Initially, the 'scandal concert' was scheduled for 30 March. It was postponed to March 31 because Boruttau was not available the previous day. With remarkable foresight, Berg remarked to Schoenberg that, should there be disturbances during the performance, Boruttau was unlikely to lose his nerve.

Where Webern remained a faithful follower of Schoenberg, Berg sometimes took a more independent stance. Several aspects of the Altenberg Songs manifest his approach. Schoenberg was determined to eliminate diatonicism from his music; Berg organized his pitch content around small, shifting islands of tonal harmony. In his vocal music, Schoenberg's prime concern was to penetrate to the psychological core of a text and define its musical 'atmosphere'. Berg, in contrast, examined his texts for their architectural potential, which then emerged as rondos, sonata forms, palindromes and passacaglias. Sentiment became subservient to structure.

Eccentric, psychologically unstable, a heavy drinker, Peter Altenberg (1859–1919) wrote prose poems and a few novels. Known primarily to a small circle of admirers (including Alban Berg and his wife Helene), he cultivated a 'telegraphic' style. Altenberg strove for clarity, compassion and wit. Once, while still at school, he was required to discuss 'The influence of the New World on the Old'. He wrote just one word – 'Potatoes' – and failed the exam. He was obsessed by young girls. It was their beauty that fascinated him. 'A woman is too old, but never too young', he wrote. 'The law says: no younger than fourteen. But laws are not made by artists.'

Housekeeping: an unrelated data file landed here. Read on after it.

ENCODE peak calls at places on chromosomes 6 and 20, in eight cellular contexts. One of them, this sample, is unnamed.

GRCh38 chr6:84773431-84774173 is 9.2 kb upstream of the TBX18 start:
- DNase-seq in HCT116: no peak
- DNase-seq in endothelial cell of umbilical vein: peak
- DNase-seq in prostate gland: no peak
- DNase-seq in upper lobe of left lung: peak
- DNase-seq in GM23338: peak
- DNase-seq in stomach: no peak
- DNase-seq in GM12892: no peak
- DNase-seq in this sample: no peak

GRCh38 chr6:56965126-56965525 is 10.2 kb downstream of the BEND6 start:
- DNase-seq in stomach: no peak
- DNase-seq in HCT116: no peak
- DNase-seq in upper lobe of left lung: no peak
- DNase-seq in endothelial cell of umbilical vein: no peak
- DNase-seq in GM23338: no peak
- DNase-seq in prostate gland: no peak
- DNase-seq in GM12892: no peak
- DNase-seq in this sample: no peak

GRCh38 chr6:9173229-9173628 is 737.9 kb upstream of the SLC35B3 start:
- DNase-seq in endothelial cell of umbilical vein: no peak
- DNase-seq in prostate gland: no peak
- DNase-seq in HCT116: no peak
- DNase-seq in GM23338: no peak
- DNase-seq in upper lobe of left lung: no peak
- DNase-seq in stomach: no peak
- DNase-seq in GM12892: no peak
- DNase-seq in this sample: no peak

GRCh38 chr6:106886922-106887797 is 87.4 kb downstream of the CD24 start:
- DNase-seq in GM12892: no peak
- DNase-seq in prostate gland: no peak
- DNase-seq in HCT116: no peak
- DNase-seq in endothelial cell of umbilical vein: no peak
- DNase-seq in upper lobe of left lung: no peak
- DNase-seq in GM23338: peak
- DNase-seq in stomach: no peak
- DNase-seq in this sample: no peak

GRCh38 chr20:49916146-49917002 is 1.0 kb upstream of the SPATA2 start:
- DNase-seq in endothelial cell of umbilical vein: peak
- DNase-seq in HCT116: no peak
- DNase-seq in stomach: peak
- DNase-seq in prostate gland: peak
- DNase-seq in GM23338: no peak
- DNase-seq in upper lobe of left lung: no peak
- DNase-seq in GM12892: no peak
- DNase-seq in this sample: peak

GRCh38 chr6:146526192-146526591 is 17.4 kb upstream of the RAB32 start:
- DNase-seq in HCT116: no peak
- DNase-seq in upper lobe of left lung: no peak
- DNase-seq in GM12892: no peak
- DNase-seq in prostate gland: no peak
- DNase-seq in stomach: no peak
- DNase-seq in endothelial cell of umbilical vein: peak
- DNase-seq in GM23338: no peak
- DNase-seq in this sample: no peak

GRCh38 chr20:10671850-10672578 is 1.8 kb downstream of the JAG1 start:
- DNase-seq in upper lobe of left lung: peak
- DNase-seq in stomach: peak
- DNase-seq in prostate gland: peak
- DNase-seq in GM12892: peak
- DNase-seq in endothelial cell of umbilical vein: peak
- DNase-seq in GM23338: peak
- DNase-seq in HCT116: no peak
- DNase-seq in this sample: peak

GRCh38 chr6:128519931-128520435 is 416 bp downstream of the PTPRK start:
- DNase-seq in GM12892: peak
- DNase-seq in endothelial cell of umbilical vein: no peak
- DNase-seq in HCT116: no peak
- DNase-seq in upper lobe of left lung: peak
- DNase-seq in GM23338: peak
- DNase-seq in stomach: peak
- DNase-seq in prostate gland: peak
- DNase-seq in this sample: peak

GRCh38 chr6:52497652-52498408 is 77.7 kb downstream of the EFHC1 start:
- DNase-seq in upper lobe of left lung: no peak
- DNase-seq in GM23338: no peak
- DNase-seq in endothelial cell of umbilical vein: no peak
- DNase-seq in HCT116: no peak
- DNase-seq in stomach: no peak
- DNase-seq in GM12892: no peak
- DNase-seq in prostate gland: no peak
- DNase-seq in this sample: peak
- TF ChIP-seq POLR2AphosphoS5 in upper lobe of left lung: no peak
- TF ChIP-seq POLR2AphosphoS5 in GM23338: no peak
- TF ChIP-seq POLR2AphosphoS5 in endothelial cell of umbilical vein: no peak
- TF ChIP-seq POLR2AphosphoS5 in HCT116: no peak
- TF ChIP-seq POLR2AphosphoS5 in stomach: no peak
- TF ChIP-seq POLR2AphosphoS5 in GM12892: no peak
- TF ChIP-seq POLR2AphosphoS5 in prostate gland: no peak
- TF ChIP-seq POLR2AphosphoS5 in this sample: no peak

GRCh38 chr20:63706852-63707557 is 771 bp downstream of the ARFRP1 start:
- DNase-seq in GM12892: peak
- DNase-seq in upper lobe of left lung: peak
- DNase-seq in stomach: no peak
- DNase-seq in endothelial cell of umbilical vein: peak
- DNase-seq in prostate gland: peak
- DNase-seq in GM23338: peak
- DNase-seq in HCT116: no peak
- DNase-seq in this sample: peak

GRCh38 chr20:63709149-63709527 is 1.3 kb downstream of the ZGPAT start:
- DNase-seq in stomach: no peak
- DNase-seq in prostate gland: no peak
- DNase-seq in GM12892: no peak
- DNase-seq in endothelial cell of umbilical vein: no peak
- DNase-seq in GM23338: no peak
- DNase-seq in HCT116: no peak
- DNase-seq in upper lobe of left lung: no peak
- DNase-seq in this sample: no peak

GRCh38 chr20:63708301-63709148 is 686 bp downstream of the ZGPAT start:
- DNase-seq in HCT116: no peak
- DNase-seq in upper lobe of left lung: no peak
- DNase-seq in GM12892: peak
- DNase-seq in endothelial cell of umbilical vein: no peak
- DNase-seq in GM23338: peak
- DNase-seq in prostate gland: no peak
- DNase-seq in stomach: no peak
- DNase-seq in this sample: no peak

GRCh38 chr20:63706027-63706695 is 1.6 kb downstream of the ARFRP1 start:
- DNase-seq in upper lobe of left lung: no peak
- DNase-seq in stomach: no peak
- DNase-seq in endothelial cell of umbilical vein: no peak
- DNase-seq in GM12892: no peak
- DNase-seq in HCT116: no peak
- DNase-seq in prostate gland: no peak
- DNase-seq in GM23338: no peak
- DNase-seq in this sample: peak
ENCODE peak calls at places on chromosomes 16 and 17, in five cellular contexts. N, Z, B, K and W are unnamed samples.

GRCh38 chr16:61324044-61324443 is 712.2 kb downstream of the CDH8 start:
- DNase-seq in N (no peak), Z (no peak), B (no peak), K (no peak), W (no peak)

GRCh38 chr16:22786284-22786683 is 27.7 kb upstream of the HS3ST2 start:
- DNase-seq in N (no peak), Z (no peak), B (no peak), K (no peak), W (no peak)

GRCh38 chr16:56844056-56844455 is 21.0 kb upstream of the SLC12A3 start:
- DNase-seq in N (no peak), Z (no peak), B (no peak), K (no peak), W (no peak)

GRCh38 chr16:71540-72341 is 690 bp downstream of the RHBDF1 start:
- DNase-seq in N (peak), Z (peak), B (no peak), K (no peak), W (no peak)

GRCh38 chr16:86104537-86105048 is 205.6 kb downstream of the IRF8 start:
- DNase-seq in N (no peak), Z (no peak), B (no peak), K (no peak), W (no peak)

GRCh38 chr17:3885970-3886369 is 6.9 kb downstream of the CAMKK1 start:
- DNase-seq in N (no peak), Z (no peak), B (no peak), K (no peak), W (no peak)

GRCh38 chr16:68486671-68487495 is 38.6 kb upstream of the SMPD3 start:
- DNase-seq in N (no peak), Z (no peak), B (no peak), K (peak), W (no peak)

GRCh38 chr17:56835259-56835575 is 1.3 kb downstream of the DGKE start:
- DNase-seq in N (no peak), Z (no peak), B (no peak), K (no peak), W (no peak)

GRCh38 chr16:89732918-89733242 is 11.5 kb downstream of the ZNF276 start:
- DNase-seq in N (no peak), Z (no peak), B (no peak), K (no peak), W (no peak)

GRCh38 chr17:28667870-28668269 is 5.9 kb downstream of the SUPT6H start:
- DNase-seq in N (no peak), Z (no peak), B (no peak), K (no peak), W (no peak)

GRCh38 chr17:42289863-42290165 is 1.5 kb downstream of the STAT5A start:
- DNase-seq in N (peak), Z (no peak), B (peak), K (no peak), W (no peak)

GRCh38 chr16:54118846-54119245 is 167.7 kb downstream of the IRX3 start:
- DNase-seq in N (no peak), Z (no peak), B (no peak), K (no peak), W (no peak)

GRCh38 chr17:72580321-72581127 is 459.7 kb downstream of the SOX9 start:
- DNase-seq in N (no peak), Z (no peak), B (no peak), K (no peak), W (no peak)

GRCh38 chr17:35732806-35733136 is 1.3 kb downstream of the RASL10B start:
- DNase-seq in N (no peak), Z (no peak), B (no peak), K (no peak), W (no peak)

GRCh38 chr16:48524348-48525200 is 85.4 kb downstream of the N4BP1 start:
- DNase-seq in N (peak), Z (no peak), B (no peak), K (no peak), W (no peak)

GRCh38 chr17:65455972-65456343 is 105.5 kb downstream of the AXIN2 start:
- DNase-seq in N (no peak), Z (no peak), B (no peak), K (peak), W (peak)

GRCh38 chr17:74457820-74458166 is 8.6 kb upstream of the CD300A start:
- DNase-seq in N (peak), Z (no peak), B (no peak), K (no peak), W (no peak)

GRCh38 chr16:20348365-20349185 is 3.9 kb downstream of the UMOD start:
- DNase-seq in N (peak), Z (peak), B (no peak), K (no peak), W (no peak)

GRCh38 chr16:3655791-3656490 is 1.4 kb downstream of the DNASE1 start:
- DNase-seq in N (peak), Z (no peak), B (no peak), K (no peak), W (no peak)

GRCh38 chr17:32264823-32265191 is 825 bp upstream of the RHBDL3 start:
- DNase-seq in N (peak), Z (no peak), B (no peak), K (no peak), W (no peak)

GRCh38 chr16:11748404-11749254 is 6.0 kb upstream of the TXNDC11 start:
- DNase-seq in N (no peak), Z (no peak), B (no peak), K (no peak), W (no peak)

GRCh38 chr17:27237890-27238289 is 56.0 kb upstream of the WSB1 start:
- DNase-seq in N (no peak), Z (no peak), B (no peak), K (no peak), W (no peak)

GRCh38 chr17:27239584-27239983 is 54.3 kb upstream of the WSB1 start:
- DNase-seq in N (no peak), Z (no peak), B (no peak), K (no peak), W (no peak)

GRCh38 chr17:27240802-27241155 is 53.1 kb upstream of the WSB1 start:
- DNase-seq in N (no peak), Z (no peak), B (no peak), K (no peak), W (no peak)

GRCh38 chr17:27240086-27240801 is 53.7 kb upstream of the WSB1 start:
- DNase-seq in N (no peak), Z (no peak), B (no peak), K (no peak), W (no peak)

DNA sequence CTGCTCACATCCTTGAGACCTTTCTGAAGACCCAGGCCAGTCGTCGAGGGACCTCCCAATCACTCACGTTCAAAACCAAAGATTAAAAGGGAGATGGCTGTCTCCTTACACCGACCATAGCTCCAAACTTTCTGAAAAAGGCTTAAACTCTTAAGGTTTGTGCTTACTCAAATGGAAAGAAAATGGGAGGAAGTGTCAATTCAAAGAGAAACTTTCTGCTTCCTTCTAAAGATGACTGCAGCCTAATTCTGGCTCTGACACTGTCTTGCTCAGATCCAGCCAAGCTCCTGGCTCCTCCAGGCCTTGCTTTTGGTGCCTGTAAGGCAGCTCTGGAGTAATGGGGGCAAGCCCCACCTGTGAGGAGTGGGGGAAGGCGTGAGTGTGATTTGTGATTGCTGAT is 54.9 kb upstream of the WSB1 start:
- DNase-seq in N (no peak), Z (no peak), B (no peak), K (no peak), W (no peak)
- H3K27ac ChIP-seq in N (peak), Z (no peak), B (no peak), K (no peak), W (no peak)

Altenberg kept a collection of picture postcards in Japanese lacquer boxes. The first box was dedicated to his heroes: Hugo Wolf, Beethoven, Tolstoy and Klimt; in the second he kept pictures of Mount Fuji and other wonders of the natural world; the third was reserved for photographs of young, often prepubescent girls, posing nude or scantily clad.

The first Altenberg Song is the most complex of the five. Berg drew his texts from Altenberg's Neues Altes (Berlin, 1911). The book also contains three prose poems inspired by Berg's wife, Helene. Adorno compared its opening bars to the Prelude of Franz Schreker's opera Die Gezeichneten:

'The nature of Berg's mixed sonority [...] is such that while the simultaneously juxtaposed colors [...] blend into a whole, they at the same time remain unhomogeneous, independently layered. [...] Planned disorganization becomes organization; such clear-cut intention transforms those eighteen instrumental bars into something other than the chaos they initially appeared to be.'

Schoenberg was more worried about the closing bars: 'I find some things disturbing', he wrote, 'particularly the rather too obvious desire to use new means.' Berg replied: 'Perhaps my mode of expression is like that of a child who hears so many foreign words at home that he uses them all the time, even when he hasn't yet quite mastered his mother-tongue. But at least I cherish the hope that the child uses the foreign words correctly.'

Antony Beaumont